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Heartburn/GERD Symptoms

What are the Symptoms of Heartburn/GERD?

Heartburn and regurgitation are classic symptoms of GERD. The back flow of acid stimulates the nerve fibers in the esophagus, and this commonly results in heartburn. The episodes of heartburn can last up to a couple of hours. It is usually described as burning pain behind the breast bone. The discomfort may start in the epigastric area or the upper abdomen and may spread into the neck. In some cases, the pain may be sharp or pressure-like, rather than burning. It may even be mistaken as a heart attack. Some patients report that the pain may extend to the back. Acid reflux is more common after meals, hence many people who have GERD notice that their heartburn is worse after eating.

Heartburn is also more common when on supine position or flat on the back. Without the effects of gravity, the stomach contents may easily move backwards into the esophagus and return to the stomach at a slower rate. Many people with GERD are awakened from sleep by the discomfort caused by heartburn

Acid regurgitation is the unpleasant return of sour and bitter stomach contents in the pharynx. At the upper end of the esophagus is a valve known as upper esophageal sphincter (UES) which prevents esophageal contents from backing up into the throat. When small amounts of refluxed substance get through the UES and enter the throat, there may be an acid taste in the mouth. Frequent regurgitation can lead to acid-induced erosions of the teeth.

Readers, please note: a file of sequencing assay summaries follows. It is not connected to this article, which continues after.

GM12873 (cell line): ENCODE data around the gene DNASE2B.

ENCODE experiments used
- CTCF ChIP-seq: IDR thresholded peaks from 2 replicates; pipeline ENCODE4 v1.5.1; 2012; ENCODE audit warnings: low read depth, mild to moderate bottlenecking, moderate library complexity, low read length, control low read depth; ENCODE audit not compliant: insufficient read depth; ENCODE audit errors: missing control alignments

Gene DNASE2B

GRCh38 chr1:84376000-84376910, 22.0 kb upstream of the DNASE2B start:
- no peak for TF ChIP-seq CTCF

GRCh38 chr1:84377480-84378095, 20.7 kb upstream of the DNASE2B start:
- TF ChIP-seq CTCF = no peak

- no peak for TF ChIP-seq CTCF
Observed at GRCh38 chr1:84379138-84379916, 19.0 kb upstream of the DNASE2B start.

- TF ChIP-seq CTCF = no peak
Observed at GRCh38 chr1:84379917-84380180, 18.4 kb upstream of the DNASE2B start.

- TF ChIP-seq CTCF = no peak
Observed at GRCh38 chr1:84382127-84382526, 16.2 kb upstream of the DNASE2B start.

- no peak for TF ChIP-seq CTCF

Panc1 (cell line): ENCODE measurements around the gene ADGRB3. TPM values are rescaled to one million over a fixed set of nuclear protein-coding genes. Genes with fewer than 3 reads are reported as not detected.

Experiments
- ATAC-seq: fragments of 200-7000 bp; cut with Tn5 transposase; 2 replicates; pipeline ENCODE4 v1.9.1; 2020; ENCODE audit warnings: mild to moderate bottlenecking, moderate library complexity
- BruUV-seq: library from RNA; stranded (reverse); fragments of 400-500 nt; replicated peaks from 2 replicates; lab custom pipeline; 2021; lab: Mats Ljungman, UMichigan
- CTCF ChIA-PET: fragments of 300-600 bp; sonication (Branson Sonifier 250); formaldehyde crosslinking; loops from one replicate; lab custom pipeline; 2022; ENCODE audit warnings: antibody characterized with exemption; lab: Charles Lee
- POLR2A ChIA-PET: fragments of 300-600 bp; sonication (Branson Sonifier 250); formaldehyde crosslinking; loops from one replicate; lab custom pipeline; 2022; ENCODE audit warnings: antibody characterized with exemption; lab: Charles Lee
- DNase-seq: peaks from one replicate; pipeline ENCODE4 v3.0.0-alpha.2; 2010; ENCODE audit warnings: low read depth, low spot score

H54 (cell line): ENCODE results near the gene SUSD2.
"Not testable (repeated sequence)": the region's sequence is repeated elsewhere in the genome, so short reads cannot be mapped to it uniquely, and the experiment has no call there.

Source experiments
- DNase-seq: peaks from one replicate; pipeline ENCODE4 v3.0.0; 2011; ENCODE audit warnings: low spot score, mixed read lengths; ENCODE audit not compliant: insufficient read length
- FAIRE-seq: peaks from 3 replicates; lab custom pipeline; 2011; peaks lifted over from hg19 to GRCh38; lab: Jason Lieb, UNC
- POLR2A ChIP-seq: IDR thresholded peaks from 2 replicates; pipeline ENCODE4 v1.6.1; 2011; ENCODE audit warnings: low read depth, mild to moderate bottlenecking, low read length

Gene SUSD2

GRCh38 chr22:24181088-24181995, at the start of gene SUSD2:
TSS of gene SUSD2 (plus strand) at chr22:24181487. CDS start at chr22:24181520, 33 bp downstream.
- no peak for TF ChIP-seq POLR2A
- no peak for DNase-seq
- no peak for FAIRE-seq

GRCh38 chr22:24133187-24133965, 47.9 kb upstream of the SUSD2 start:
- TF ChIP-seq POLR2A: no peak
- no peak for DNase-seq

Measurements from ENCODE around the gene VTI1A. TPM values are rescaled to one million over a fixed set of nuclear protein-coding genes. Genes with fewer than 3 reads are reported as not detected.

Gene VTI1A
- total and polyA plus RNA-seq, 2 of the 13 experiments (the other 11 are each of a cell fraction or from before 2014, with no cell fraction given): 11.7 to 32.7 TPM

Painful or difficult swallowingis also a common symptom of GERD. Frequent regurgitation of stomach contents can irritate the lining of the esophagus, this can result in inflammation or ulcers. Pain occurs when swallowed food passes the inflamed areas of the esophagus. When the irritated areas heal, its damaged cells are replaced, but the scarring may cause narrowing of the esophagus. This can result in difficulty swallowing or feeling that food is stuck in the throat.

Other signs and symptoms include:

  • dry cough
  • hoarseness or sore throat
  • a feeling of choking
  • bad breath

It is very important to contact your doctor if symptoms occur frequently, and if they interfere with your daily activities. Some symptoms of GERD also occur in other health problems, the doctor's evaluation will help in determining whether the signs and symptoms are caused by GERD or other conditions.

References

  1. Granderath, F., Kamolz, T., Pointner, R. Gastroesophageal reflux disease: principles of disease, diagnosis, and treatment. 2006. Springer
  2. Burns, D., Shah, N. One hundred questions & answers about gatroesophageal reflux disease (GERD). 2007. Jones & Bartlett Publishers.

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